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Return of polygon-polygon collision - moving object vs moving object

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As mentioned in a previous thread of mine, I'm currently working on a pinball physics system, and I'm afraid that I've again hit a problem. In this case, I have a situation in which I want an object to rest within the V-shape formed by two other objects. This seems to work well enough when the two cupping objects are stationary, and for some cases in which they move, but for in other cases the cupped object ends up slipping through the object that lies ahead of it (in the direction of movement, that is). This seems to happen when the cupped object is moving at much the same speed as the two cupping objects, and is "rolling down" the one behind it (i.e. in the direction opposite to motion) - it appears as though no collision is detected with the forward object. Illustration of the problem:
  Cupped object   
 \  _  /
  \(_)/  --Cupping objects
   \ /

  \     /  ---> Direction of cup motion
   \  _/   
    \(/) -- Object slips through forward cup side
         Object is moving down and to the right, along the rear cup side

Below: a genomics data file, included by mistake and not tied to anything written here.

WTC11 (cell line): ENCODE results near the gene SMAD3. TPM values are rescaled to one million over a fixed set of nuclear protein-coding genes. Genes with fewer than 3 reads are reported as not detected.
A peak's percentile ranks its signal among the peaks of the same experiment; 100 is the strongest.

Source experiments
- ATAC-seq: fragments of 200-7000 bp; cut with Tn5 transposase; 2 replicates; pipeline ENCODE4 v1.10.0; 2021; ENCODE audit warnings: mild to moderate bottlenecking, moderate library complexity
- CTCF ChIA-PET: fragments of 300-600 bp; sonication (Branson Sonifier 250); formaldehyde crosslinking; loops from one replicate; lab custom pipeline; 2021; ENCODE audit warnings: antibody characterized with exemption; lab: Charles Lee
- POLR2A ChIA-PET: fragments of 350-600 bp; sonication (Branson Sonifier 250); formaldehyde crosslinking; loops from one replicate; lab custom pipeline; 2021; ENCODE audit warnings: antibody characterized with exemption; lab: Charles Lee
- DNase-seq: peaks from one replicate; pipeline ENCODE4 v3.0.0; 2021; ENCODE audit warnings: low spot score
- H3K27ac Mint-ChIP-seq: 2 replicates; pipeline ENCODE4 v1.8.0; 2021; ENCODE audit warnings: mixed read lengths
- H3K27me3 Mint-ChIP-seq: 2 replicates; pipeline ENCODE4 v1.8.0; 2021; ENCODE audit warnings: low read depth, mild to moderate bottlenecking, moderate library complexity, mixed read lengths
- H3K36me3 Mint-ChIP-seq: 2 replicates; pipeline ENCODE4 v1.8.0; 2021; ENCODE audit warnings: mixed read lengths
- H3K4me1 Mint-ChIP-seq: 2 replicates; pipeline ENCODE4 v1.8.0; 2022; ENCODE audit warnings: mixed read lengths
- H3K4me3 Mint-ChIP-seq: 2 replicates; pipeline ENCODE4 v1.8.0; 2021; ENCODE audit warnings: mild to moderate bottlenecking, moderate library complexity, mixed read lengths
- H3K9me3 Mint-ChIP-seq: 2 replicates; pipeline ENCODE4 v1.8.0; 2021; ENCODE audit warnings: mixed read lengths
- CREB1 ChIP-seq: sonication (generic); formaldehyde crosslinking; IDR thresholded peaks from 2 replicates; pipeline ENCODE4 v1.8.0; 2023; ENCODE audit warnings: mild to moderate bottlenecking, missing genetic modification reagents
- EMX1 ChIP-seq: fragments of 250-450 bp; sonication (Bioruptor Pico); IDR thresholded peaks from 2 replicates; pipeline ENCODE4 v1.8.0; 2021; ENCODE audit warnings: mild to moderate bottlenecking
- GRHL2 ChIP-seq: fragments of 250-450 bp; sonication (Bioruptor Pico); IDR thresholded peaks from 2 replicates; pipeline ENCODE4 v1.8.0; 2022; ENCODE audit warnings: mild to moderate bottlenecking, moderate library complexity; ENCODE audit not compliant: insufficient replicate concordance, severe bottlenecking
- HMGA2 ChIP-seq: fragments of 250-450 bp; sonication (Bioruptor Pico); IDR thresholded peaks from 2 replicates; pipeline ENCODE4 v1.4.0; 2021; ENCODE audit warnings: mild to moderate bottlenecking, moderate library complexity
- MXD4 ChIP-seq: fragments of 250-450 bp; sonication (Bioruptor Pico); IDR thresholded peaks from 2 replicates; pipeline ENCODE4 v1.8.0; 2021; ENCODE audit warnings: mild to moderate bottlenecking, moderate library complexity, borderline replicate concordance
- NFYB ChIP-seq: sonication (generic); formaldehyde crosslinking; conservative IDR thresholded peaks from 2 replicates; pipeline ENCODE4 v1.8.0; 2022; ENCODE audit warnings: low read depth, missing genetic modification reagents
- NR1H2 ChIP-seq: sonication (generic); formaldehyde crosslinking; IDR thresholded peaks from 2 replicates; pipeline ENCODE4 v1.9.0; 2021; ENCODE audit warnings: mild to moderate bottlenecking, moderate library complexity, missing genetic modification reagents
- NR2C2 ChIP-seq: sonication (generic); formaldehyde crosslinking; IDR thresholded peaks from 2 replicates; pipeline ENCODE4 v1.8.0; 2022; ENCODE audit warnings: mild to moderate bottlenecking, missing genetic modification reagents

I currently suspect (but am not sure) that the problem is related to the additional velocity provided by the cup to the system, and specifically that I'm somehow ending up with a total velocity that results in the cupped object appearing to not pass through the forward cupping object. Unfortunately, I thus far haven't managed to find a flaw in the logic behind the system, or a mistake in the implementation. The system in brief: Overall, all objects that may collide with another are tested for collisions against all other objects with which they may collide. The earliest collision is found, and the entire system (that is, all objects) rolled back to a point just before that point. The calculated response is then applied to that earliest-colliding object, and the system updated forwards again for the remaining time, once again testing for collisions. This is repeated until either there are no collisions, or the amount of time left in the step is too small. In the latter case, the rollback and response is still performed, but the system is not updated forwards, in the hopes of preventing invalid states at the start of the next step. My approach to detecting collisions is to convert the reference frame into one in which one object is at rest, and then use the time elapsed, total velocity and previous positions of the two objects (that is, their positions at the start of the time interval) to generate a set of sweep segments for each point of the non-stationary object. These segments are then tested against the (non-sweep) segments formed by the points of the other object's shape. The operation is then performed in reverse, to catch situations in which a corner of the second object collides with a segment of the first, without any corners of the first passing into the second. In the case of cupping above, since the two cupping objects are being moved under the control of another object, that object's velocity is passed to the collision detection system and used in the calculation of the total velocity. Note that the end-points of the sweep segments are calculated independently of the objects actual end-position, instead being its previous position + total_velocity*time_elapsed. My thought, therefore, is that I'm somehow ending up with a sweep that results in the object appearing to move in a way that does not result in it penetrating the forward cupping object, as it should. Conclusion So... Does anyone have any suggestions, either of some element of the system that I should elaborate on in order to provide the appropriate information, or simply of a potential solution or candidate for the problem? As in the previous thread, since I'm not sure of where the problem lies, I also don't know one which points - if any - to elaborate. My thanks for any help given. ^_^